I was about five when I decided I'd rather raise kittens than children. Before that, I can't remember thinking anything concrete about bearing children. I know I was given dolls to play with, but there came a certain point when I was disappointed with dolls, and definitely wanted books instead.

At about nine, when a relative by marriage commented on how I'd make someone a good wife someday(because I'd baked gingerbread from a box mix), I retorted that I never wanted to get married. Their reaction was as if I'd suddenly sprouted horns, a forked tail, and my breath took on the distinct aroma of brimstone.

How about you?

Tags: childfree

Views: 404

Replies to This Discussion

"But... men, in general, www.un.org/womenwatch/daw/egm/equalsharing/Indira%2520Hirway.pdf+in..." target="_blank">don't share equally in childrearing responsibilities."

That is what I mean... even if the father spends every free moment with his children society says he doesn't spend enough time with them. I've met very few fathers who are barely there for their kids but but society will still say he hardly does anything for his kids.
It seems that some males get the same urge to procreate, to spread their genes, etc...like my spouse.
It wasn't until I was in my late teens or early 20's that I realized that I really didn't want kids, it wasn't until really recently (I'm in my early 30's) that I was able to understand why I don't want them. Prior to my late teens, I told people that I didn't want kids because I didn't want to tell them that medically I shouldn't have kids. When you are a child or teenager, telling people that you have a genetic disease tends to bring questions that I did not want to answer; at best it gets you sympathy, at worst it gets you ostracized.

I don't understand kids, can't really relate to them at all (didn't relate too well to other kids when I was one), I don't consider them to be fun, and for me, life is all about having fun.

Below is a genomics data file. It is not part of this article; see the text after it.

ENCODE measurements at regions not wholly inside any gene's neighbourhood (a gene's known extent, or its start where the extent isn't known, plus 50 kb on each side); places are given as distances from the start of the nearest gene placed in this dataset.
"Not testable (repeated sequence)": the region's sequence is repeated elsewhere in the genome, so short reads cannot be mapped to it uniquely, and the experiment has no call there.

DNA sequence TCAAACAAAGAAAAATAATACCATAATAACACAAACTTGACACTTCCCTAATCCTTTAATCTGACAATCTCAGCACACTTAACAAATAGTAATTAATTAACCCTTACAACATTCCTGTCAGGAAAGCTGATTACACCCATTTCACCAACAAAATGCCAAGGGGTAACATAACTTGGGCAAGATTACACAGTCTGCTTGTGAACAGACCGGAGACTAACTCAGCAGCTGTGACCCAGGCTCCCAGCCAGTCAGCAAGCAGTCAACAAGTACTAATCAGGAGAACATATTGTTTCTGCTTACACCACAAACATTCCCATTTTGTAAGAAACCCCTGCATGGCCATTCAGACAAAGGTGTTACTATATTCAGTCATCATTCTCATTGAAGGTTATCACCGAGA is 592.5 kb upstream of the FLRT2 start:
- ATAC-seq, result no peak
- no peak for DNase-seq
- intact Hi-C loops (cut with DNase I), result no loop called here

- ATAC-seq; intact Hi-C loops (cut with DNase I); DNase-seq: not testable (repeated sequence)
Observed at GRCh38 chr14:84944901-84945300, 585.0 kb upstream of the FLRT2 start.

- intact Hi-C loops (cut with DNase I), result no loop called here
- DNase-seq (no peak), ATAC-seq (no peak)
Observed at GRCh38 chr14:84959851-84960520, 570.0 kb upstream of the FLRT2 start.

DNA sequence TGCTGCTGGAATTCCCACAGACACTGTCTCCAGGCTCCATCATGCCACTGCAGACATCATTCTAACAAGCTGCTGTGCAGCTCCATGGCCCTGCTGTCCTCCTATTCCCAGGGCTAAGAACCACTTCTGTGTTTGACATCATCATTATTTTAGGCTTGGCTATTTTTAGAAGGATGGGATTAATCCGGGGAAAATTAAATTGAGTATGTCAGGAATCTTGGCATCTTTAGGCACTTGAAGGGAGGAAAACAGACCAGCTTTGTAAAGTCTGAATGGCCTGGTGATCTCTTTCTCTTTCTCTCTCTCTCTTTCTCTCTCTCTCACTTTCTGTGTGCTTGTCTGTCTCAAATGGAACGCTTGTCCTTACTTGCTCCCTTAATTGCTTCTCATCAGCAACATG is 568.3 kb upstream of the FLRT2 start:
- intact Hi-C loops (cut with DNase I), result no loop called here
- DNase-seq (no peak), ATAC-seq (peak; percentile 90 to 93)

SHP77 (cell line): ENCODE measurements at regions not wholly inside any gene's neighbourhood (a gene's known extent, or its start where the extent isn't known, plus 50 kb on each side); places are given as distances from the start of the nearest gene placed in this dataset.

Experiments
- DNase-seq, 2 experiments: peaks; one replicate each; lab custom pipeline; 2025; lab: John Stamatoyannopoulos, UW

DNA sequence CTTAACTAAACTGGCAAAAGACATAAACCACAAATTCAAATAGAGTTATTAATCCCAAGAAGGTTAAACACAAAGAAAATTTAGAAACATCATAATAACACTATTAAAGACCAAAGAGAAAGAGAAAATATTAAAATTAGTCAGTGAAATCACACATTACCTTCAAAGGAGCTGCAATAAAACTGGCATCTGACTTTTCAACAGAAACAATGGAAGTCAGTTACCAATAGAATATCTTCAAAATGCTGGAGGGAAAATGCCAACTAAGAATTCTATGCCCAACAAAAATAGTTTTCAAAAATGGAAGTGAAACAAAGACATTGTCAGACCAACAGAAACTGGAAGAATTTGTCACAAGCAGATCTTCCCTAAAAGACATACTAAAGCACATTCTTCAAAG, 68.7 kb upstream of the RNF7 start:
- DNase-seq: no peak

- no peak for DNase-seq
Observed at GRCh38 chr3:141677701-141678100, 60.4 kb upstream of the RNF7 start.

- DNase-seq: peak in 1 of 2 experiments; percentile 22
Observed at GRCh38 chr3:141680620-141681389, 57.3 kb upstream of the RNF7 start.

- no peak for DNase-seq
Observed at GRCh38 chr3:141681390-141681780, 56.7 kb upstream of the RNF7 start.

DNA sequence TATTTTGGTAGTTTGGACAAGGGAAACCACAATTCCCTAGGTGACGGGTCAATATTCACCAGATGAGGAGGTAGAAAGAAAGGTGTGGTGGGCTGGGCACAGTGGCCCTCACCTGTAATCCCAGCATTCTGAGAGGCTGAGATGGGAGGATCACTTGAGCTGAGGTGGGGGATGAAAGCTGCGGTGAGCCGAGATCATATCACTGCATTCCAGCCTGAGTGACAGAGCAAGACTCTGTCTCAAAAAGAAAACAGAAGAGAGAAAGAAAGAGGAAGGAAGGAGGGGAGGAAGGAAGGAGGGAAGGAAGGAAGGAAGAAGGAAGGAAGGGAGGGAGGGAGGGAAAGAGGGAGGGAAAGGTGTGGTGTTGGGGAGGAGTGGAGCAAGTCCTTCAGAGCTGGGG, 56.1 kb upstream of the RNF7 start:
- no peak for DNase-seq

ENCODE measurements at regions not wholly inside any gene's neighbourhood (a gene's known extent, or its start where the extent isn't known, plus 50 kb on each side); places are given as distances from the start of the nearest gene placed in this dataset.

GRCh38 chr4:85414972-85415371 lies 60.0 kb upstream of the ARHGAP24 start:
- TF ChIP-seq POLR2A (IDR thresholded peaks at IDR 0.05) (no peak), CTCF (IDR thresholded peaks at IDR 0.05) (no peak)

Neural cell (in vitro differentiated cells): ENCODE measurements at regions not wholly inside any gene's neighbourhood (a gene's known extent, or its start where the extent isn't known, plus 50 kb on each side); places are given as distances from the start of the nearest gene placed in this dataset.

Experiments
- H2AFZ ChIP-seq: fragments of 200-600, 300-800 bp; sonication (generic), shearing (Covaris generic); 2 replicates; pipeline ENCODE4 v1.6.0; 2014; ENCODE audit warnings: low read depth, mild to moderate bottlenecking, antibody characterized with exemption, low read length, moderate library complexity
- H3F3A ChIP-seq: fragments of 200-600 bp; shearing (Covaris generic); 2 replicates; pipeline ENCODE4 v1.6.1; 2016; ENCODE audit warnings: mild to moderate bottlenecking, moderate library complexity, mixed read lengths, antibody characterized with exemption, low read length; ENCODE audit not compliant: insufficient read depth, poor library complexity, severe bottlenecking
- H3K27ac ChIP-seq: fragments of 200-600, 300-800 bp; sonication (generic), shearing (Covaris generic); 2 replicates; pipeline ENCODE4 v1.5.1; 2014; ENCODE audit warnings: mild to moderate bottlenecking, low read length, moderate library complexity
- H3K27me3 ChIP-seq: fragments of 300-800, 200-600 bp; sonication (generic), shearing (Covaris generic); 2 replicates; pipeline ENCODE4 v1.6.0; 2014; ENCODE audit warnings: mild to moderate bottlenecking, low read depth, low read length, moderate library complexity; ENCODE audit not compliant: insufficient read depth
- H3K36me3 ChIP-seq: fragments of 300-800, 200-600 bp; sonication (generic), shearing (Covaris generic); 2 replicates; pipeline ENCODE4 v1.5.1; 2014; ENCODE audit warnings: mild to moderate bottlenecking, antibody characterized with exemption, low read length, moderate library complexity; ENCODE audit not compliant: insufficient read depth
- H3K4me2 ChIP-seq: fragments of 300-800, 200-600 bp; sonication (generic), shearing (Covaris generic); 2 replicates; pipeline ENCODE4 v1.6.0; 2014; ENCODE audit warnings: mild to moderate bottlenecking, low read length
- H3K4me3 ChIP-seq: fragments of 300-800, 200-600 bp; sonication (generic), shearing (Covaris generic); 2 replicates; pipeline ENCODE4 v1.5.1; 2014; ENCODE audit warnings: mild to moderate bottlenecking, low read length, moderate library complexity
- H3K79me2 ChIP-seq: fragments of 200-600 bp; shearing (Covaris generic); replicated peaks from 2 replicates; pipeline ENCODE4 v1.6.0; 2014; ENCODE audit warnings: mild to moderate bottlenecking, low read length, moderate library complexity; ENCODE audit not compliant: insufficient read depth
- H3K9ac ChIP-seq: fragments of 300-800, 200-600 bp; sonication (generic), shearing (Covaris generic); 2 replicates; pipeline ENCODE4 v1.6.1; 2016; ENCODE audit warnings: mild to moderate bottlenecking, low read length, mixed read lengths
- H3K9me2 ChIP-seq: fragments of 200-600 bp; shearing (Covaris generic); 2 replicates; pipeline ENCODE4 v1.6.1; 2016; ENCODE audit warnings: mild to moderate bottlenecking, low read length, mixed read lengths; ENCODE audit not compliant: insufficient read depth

telling people that you have a genetic disease tends to bring questions that I did not want to answer; at best it gets you sympathy, at worst it gets you ostracized.

I can only imagine!
Welcome to the club!
"crotchfruits"! hahahahaha!
Interesting perspective!
I'm not certain exactly how many years it's been since that has been a concrete decision in my mind. I remember asking my doctor about vasectomies when I was 18, so at least 10 years now (even at 28 it's hard to find a doctor willing to go through with that procedure w/o an argument). That's been a decade of hearing "Oh, you'll change your mind when you get older" in response to my choice of being child free.

It's a decision that seems to keep me single and safe. :)
I used to hear "Oh, you'll change your mind when you get older" all the time. Now I'm 49. The "sympathy" that I don't have children is setting in, but I don't get harassed nearly as often as I did when I was younger.
Did you decide you didn't want children at all, or just didn't want to bear any?
The minute I started going through puberty, and realized that getting pregnant was possible I wanted to have nothing to do with it. I've found that for a majority of my life now the idea of going through pregnancy, childbirth, and breastfeeding turns my stomach. It doesn't bother me when other women show off their bellies, share birthing stories or breast feed their kids. I'm generally happy for them. It's not that I dislike children, I like other people's kids in the sort of "I can hand you back to Mommy once you start to fuss" sort of way.

Does anyone else have the same feelings of disgust?
Does anyone else have the same feelings of disgust?

I'm sure someone does. People aren't always willing to "out" themselves in public forums.

I also like OP kids. I always wanted to be a doting auntie, which has been difficult as my nephews all live about 750 miles away.

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